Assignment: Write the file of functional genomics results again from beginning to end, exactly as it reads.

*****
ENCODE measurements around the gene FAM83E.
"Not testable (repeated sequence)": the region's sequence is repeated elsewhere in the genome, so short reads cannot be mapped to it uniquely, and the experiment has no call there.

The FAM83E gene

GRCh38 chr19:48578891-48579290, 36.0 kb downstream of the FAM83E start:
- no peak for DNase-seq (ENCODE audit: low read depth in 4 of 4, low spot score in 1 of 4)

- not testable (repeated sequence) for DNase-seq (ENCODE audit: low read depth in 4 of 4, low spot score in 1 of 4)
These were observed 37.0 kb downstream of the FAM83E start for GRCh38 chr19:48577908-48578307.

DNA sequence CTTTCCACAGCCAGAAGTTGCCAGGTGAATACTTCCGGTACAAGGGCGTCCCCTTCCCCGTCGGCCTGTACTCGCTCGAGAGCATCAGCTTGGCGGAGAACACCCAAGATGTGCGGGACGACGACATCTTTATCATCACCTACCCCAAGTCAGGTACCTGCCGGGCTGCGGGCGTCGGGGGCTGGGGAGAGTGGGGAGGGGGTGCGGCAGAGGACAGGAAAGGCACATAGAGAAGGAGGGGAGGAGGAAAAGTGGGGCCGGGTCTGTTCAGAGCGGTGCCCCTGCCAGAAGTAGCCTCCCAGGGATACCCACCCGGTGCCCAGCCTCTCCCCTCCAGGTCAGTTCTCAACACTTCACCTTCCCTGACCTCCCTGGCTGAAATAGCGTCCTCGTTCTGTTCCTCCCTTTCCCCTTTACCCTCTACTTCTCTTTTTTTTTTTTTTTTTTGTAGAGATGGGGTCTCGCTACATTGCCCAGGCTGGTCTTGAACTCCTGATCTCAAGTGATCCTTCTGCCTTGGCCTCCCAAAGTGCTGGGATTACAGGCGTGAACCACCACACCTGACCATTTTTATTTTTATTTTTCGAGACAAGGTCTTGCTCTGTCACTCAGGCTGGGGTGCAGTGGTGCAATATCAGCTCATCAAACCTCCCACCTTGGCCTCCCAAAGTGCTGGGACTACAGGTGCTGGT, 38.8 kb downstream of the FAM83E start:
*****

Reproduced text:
ENCODE measurements around the gene FAM83E.
"Not testable (repeated sequence)": the region's sequence is repeated elsewhere in the genome, so short reads cannot be mapped to it uniquely, and the experiment has no call there.

The FAM83E gene

GRCh38 chr19:48578891-48579290, 36.0 kb downstream of the FAM83E start:
- no peak for DNase-seq (ENCODE audit: low read depth in 4 of 4, low spot score in 1 of 4)

- not testable (repeated sequence) for DNase-seq (ENCODE audit: low read depth in 4 of 4, low spot score in 1 of 4)
These were observed 37.0 kb downstream of the FAM83E start for GRCh38 chr19:48577908-48578307.

DNA sequence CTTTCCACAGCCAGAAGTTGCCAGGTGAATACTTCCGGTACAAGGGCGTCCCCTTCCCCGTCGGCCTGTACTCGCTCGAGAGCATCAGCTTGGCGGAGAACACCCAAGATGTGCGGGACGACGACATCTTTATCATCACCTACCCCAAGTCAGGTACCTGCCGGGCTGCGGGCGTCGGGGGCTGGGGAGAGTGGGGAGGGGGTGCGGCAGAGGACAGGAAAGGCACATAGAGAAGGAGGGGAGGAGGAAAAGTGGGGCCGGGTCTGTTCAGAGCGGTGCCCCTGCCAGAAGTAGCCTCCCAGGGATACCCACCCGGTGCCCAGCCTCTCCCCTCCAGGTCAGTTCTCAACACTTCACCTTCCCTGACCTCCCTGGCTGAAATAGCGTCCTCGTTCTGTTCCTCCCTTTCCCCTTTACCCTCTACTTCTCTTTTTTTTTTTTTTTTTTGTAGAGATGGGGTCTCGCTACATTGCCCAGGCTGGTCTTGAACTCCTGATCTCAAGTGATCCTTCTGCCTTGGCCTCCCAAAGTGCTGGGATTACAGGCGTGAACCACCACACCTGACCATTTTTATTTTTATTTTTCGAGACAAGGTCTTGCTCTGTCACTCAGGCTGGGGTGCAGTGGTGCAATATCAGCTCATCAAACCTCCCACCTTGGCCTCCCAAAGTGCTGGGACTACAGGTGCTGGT, 38.8 kb downstream of the FAM83E start: